Election worker Dorothy Davis checks a voter's ID at a polling place in Little Rock, Ark. on May 20, 2014.
Danny Johnston/AP

Arkansas Supreme Court strikes down voter ID law


The Arkansas Supreme Court struck down the state’s voter ID law Wednesday evening, meaning it won’t be in effect for the impending midterm elections.

The court’s majority upheld an appeals court ruling that found that by requiring ID, the law added an additional voter “qualification,” which violates the state’s constitution. 

“We are thrilled that all legitimate Arkansas voters are going to retain their fundamental right vote in the upcoming election,” said Rita Sklar, executive director of the Arkansas ACLU, which challenged the law.

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The court’s order has implications for the midterm elections. The state is hosting a crucial Senate race, which could help determine which party has control of the upper chamber of Congress. The law could have dampened turnout among minorities, who are expectedly to strongly support Democratic Sen. Mark Pryor.

A county judge struck down the law in May, but he stayed his own order while it was being appealed. That meant the law was in effect for the May primary, where it caused chaos and confusion at the polls.

During that election, 1,000 absentee ballots weren’t counted because voters hadn’t included IDs. There were reports of poll workers quizzing voters on their personal information after being shown ID, and using electronic card strip readers to verify ID — both of which go far beyond what the law allowed. And Asa Hutchinson, the GOP gubernatorial nominee, was temporarily unable to vote after forgetting his ID.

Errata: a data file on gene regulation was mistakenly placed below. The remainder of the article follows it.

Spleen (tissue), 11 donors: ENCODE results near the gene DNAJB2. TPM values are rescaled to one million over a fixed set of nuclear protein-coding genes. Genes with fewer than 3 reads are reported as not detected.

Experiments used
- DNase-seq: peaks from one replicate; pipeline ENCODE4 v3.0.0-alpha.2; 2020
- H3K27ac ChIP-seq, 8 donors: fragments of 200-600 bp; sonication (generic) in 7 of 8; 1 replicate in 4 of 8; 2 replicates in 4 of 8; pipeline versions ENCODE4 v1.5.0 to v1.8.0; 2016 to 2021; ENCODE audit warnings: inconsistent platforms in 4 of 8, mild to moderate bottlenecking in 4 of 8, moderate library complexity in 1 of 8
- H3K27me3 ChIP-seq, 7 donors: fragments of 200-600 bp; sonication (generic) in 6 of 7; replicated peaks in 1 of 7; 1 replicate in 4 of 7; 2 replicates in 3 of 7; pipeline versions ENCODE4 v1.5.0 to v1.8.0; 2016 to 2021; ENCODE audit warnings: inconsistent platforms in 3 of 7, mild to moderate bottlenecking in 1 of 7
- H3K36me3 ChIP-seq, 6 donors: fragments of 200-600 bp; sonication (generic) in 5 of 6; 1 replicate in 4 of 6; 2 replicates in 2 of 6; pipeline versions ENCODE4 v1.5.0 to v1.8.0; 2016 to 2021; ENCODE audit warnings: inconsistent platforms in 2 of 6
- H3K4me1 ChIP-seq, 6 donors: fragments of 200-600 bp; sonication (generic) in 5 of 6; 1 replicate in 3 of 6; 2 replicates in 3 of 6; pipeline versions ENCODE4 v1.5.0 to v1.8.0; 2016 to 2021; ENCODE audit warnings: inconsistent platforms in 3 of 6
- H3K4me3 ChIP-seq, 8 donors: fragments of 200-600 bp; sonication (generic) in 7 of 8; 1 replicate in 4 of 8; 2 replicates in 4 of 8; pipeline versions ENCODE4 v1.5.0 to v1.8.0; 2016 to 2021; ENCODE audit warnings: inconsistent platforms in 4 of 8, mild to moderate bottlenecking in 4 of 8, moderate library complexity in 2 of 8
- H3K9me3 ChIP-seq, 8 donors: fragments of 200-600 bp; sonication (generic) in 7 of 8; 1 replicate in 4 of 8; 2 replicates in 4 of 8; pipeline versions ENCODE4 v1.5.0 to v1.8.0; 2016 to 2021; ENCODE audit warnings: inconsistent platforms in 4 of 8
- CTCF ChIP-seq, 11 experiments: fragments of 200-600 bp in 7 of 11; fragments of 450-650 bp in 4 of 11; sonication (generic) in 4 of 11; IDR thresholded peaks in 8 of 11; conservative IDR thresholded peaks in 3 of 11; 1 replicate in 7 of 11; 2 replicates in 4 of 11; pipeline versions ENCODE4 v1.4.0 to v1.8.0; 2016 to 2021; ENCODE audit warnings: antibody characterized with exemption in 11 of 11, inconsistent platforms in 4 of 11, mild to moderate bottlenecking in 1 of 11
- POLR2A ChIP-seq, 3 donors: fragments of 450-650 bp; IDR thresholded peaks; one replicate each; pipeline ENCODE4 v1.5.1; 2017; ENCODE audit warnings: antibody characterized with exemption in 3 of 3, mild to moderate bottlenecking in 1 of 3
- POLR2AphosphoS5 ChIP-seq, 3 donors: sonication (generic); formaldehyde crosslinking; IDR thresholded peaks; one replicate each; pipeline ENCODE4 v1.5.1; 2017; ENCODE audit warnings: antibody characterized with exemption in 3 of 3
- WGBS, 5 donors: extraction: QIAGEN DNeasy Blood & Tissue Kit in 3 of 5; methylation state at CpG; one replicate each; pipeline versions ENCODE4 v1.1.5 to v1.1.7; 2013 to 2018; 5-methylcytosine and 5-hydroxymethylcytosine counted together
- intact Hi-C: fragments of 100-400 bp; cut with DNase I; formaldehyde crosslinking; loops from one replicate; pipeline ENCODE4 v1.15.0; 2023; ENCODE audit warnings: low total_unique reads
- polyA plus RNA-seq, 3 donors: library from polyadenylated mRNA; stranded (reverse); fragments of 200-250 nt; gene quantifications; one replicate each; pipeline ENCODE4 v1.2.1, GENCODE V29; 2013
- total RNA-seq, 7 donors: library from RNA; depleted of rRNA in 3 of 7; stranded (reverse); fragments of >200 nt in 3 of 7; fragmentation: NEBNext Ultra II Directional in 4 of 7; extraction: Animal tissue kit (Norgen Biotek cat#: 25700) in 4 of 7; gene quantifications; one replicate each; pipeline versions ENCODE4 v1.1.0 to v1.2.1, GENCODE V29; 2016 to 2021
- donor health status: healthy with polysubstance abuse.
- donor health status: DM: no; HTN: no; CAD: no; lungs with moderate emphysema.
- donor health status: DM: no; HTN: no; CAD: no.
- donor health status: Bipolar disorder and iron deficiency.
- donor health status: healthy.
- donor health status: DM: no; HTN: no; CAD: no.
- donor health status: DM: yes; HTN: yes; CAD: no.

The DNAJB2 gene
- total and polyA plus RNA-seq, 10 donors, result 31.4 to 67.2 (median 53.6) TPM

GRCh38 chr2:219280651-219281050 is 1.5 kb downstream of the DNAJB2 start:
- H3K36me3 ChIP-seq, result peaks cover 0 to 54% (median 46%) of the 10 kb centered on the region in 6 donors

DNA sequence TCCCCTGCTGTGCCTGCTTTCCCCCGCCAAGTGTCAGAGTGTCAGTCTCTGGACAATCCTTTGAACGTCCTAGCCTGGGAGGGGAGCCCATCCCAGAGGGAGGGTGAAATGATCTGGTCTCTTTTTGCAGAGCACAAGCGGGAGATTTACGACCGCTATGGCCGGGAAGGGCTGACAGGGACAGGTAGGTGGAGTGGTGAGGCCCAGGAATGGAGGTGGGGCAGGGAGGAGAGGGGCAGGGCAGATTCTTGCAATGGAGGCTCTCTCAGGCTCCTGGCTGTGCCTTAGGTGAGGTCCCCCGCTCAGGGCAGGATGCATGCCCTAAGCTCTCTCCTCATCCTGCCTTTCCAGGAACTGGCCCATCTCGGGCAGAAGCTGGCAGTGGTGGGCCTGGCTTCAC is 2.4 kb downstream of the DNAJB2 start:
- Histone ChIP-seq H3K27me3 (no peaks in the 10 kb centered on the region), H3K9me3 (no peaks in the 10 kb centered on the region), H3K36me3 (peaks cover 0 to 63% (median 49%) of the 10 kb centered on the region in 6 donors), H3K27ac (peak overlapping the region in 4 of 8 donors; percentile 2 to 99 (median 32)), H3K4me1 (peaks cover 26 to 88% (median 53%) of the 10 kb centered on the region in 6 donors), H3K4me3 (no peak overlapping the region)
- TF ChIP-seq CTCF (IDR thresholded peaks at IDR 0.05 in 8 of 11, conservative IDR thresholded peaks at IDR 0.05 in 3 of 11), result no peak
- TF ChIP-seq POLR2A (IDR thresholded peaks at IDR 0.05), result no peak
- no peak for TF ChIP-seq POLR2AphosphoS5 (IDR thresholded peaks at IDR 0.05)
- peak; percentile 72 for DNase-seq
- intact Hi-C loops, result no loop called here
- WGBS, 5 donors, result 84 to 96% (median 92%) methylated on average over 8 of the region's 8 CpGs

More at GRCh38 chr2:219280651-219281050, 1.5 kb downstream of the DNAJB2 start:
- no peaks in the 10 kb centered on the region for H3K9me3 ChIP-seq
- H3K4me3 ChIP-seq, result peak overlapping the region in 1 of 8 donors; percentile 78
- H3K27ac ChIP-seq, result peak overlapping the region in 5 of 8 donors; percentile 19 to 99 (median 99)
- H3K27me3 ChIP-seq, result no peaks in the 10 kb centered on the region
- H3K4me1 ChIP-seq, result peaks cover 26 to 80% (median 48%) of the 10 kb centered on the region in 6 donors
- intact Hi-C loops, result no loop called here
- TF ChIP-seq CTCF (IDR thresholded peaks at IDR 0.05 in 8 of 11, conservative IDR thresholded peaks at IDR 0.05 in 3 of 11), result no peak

Election law expert Rick Hasen, a professor at the University of California at Irvine, said in a blog post that Wednesday’s ruling was a “big win for opponents of voter ID.” But he also noted there are “no obvious federal constitutional issues in this case, so the chances of U.S. Supreme Court review of this case are quite small.”

The law was approved last year by Arkansas’ GOP-controlled legislature, but it was vetoed by Gov. Mike Beebe, a Democrat, who said it “unnecessarily restricts and impairs our citizens’ right to vote.” Lawmakers then overrode Beebe’s veto.

Wednesday’s ruling comes amid a busy period for voting rights in the courts. In recent weeks, the U.S. Supreme Court has approved Ohio’s cuts to early voting and North Carolina’s restrictive voting law, while blocking Wisconsin’s voter ID law. The justices are now set to consider Texas’s ID law.